On affirmative action

12.02.02

With Affirmative Action back in the US courts (and the news), now may be an opportune time for me to weigh in with my two cents on the subject.

I don’t support affirmative action in university admissions – or in the workplace, or other such domains for that matter. It’s a dangerous thing to say that, especially for politicians. Anyone who speaks out against affirmative action is considered to be racist, bigoted, discriminatory towards minorities, or all of the above. The perception is that these policies are a politically correct way to help counter discrimination and under-representation of minorities in certain spheres, and it certainly hasn’t been very politically correct to oppose them.

My reason for opposing these policies is hardly original: to me (and to a lot of people) they’re just another form of discrimination. If student X has higher grades and test scores, but student Y gets admitted in his or her place simply because of the colour of student Y’s skin, then that’s wrong in my book – whether it’s discriminating against blacks, whites, or purples. Any decision based on skin colour is just another form of racism.

Oh, sure, it’s not that simple. Of course it’s not. Certain groups are dramatically under-represented in the top schools and workplaces, and these policies are only a way to counter years of past discrimination, proponents argue. Because of systematic bias against minorities, these policies are necessary in order to make up the difference.

But I don’t agree that two wrongs equal a right. Past wrongs cannot be corrected by committing present wrongs. And there are a lot of reasons why affirmative action, especially in the context of university admissions, is wrong. On the one hand, it creates separate sets of standards. In order to be “good enough” to get into a certain school, students from some ethnic groups have to achieve one set of standards, while those from other groups have another set of standards. All this does is widen the gap between these groups, because mediocre performance is considered “good enough” for some people and not for others. What sort of future community leaders does this create? Furthermore, some schools are so desperate to fill their enrollment quotas, they accept students who are clearly under-qualified. You can’t take a student who graduated from an inner-city school and has a sixth-grade reading level and plunk him into a university classroom and expect him to keep up. And since it looks bad, politically, for a university to have higher failure rates among certain ethnic groups, some schools even resort to passing students who should never have been there in the first place.

When transplanted into the context of Quebec, some of these wrongs may become a little clearer. Recently, it was announced that medical schools in Quebec will boost the CRC-scores of applicants from regions outside of Montreal by a half-point, because there’s a shortage of doctors in the outlying regions and students from those regions are considered more likely to go back home to practice medicine when they graduate. But tell that to the student who pulled straight As all her life, volunteered at every hospital in her spare time, participated in every extra-curricular activity, and devoted her life to her dream of being a doctor – and who had all the qualifications but was rejected from medical school because of this policy. Don’t we want our doctors to be the best? In med school applications, where a tiny fraction of a point can make all the difference in the world, a half-point is huge. Why should someone’s zip code be a more important factor in admissions than the qualifications of the candidate?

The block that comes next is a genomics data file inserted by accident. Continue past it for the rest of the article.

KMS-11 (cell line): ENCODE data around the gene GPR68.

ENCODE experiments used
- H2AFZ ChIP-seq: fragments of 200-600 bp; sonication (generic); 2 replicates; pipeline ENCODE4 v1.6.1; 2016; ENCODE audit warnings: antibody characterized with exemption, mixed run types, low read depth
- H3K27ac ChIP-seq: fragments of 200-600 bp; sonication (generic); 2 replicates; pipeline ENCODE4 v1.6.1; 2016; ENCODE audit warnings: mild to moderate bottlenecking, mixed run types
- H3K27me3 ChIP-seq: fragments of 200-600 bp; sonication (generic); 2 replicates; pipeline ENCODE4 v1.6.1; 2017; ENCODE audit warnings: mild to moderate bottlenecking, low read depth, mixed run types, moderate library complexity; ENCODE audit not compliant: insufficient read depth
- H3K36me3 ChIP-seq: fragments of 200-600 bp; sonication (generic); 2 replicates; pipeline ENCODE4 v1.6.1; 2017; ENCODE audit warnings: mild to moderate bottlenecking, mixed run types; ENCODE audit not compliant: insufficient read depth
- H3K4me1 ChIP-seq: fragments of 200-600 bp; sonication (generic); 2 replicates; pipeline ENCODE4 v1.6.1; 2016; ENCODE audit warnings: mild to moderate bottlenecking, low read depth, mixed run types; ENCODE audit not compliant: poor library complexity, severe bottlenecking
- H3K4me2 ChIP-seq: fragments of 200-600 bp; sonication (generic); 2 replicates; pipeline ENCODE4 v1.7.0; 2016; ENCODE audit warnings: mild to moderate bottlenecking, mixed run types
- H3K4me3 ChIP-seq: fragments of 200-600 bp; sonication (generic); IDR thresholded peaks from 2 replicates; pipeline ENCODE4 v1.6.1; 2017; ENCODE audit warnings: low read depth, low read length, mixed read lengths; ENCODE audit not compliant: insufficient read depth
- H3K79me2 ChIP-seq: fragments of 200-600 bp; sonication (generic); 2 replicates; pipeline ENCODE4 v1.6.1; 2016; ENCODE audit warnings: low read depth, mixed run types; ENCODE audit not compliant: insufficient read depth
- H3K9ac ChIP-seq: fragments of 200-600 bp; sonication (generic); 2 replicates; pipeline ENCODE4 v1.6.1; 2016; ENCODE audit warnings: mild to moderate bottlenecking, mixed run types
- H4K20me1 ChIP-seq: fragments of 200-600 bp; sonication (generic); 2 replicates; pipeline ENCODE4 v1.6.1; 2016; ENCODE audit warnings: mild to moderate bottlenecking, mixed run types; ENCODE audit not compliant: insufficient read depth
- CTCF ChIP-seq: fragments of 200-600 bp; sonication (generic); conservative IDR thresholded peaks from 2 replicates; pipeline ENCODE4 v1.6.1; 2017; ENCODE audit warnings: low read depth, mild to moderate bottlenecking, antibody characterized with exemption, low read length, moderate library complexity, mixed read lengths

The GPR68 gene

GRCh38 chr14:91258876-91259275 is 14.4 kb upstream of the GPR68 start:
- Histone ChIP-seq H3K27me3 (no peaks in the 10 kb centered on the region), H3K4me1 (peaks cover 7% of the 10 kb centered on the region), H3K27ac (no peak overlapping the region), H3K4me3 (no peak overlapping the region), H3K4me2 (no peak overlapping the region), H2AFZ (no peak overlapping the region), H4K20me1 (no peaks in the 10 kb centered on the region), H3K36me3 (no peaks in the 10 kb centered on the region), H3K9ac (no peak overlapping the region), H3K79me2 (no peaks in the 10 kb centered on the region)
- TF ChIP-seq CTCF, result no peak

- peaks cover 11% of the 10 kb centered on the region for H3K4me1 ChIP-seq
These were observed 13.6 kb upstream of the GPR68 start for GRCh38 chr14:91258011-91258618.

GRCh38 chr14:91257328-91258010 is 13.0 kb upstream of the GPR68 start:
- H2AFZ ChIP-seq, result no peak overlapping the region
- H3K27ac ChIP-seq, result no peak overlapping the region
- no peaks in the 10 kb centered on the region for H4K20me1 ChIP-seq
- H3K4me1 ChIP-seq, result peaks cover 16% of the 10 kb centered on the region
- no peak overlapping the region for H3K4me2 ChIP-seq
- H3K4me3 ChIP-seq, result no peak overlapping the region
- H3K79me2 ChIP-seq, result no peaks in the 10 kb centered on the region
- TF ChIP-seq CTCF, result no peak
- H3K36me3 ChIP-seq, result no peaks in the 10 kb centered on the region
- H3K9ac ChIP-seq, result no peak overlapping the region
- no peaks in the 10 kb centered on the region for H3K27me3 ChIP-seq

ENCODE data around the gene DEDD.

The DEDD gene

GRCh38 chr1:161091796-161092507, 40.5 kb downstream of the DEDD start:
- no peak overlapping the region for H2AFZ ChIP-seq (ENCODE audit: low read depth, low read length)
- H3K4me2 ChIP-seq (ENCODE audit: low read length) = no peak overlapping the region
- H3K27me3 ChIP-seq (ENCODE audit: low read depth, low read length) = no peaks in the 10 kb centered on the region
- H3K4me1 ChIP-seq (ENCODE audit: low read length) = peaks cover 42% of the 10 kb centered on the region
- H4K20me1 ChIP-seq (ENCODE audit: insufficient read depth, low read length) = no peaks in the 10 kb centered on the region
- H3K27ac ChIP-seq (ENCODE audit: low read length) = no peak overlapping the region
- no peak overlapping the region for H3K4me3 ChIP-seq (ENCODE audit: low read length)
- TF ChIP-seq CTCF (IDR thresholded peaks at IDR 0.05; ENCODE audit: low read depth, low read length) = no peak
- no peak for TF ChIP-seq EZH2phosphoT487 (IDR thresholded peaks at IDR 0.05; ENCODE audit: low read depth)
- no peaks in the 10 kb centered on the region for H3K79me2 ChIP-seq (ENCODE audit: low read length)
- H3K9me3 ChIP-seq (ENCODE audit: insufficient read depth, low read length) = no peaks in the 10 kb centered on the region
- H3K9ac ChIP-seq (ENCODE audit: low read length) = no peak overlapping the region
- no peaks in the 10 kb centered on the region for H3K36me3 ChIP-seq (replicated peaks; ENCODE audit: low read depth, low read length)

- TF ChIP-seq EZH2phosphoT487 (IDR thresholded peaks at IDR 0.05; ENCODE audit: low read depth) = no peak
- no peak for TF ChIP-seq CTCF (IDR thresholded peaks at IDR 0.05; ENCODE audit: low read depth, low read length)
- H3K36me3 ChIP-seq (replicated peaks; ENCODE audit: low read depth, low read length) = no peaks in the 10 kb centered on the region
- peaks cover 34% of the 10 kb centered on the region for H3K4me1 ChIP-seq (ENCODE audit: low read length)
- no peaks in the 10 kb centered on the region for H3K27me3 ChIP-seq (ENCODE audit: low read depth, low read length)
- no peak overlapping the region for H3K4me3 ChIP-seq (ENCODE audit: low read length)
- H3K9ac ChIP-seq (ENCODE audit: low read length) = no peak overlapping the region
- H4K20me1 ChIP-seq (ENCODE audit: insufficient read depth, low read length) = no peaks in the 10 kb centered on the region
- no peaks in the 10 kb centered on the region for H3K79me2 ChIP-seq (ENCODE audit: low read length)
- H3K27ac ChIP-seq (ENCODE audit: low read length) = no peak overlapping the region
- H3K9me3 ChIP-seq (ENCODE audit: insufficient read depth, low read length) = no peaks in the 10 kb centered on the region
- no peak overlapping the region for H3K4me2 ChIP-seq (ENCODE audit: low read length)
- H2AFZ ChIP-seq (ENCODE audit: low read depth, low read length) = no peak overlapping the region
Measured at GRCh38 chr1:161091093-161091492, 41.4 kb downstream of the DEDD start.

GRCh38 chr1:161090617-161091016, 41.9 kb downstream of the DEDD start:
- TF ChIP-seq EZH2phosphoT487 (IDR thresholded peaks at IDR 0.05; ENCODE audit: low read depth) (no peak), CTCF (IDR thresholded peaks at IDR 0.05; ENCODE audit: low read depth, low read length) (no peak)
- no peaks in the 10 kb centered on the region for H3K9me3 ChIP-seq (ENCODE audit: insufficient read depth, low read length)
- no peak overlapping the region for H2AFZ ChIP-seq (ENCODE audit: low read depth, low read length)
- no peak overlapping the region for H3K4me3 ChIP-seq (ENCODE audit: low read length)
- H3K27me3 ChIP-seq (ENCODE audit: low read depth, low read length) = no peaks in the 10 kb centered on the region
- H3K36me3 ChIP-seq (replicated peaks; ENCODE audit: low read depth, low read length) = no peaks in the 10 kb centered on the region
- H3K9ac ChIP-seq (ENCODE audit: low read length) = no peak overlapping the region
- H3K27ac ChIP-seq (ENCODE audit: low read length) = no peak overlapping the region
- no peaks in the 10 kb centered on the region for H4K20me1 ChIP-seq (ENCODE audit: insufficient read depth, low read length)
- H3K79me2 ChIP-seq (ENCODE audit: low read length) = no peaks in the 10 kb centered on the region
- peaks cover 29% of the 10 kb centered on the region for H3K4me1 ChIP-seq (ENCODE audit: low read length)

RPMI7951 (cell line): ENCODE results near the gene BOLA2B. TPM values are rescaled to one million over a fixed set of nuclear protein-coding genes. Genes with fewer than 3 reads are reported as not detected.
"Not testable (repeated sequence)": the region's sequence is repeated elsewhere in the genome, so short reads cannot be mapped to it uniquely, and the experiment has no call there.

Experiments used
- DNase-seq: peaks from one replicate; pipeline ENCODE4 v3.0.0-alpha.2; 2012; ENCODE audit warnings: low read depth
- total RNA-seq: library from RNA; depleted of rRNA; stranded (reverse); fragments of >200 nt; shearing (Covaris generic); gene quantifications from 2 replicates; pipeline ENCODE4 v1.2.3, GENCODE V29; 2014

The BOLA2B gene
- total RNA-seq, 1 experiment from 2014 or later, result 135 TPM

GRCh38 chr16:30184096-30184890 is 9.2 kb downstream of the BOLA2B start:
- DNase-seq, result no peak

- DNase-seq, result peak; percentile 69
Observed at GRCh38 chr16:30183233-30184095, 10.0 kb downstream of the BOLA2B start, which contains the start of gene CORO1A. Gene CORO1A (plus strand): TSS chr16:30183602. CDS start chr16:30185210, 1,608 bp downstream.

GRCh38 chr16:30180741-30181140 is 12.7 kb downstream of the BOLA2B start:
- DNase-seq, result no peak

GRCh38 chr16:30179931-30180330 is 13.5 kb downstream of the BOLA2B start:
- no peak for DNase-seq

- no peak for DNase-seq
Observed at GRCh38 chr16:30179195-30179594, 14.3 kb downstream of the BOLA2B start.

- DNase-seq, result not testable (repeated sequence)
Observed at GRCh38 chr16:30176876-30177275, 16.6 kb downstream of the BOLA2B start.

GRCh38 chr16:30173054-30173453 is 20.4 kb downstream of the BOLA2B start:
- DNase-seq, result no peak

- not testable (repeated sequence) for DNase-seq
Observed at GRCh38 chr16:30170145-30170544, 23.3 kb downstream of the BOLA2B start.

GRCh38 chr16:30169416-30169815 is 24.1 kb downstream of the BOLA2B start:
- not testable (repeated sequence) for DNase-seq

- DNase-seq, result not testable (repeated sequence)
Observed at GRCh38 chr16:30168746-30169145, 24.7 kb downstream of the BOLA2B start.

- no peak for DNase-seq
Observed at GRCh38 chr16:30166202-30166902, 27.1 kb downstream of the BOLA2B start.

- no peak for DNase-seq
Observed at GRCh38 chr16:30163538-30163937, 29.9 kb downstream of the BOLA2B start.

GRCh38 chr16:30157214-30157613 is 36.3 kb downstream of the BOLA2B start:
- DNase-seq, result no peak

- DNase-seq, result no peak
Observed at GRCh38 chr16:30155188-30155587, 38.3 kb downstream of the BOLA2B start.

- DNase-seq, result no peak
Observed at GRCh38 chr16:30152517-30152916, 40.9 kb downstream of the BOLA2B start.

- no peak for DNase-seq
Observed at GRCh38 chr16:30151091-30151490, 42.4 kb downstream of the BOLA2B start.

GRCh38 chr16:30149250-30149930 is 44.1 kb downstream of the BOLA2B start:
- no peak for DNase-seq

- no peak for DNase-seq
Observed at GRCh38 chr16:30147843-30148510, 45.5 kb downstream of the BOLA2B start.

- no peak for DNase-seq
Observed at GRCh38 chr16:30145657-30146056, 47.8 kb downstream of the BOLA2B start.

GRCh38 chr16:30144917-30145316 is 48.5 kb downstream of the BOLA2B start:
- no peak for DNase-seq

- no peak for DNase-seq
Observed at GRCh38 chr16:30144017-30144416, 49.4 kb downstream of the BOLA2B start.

In another example, lobby groups have pressured the provincial government to hire more anglophones and minorities in the Public Service, claiming that they are vastly under-represented. The government complied, making a whole host of positions available to specific minority communities – and nobody applied! The government is having an extremely difficult time filling these quotas. Speculation is that the positions are of little interest to the members of these minority groups, as most qualified people are already working at jobs in the private sector for better pay.

Therein lies the crux of the problem. Unlike McGill University’s quotas for Jews in the early part of last century, where many Jewish applicants were rejected due to lack of enough places, these new quotas are creating just as many problems – but in the opposite direction. There aren’t enough applicants from certain minority groups to fill the quotas – and so schools have had to lower the standards in order to fill them.

A related problem is that minority groups are under-represented in universities because of a lower degree of economic affluence in certain communities leading to a reduction in the affordability of the schools. But there are ways to combat these problems. More financial aid can and should be made available to students who need it. There’s nothing wrong with scholarships or grants designated specifically for certain groups.

But admissions quotas? Hiring quotas? Different standards? Those have got to go. It may not be politically correct of me to say so, but in the long run it’s the only right thing to do. The only way to end racial discrimination is to stop institutionalizing policies that legitimatize it – no matter who they favour.

{ 1 comment… read it below or add one }

1 Lynn B* 12.03.02 at 3:13 AM

When you get right down to it, I can’t think of a policy that’s much more racist than affirmative action. Its net effect has been to keep minorities back, weaken self-esteem, perpetuate racial stereotypes and create new resentments. Minorities who came into their own in the first half of the last century can thank their lucky stars they were spared this kind of “help.”

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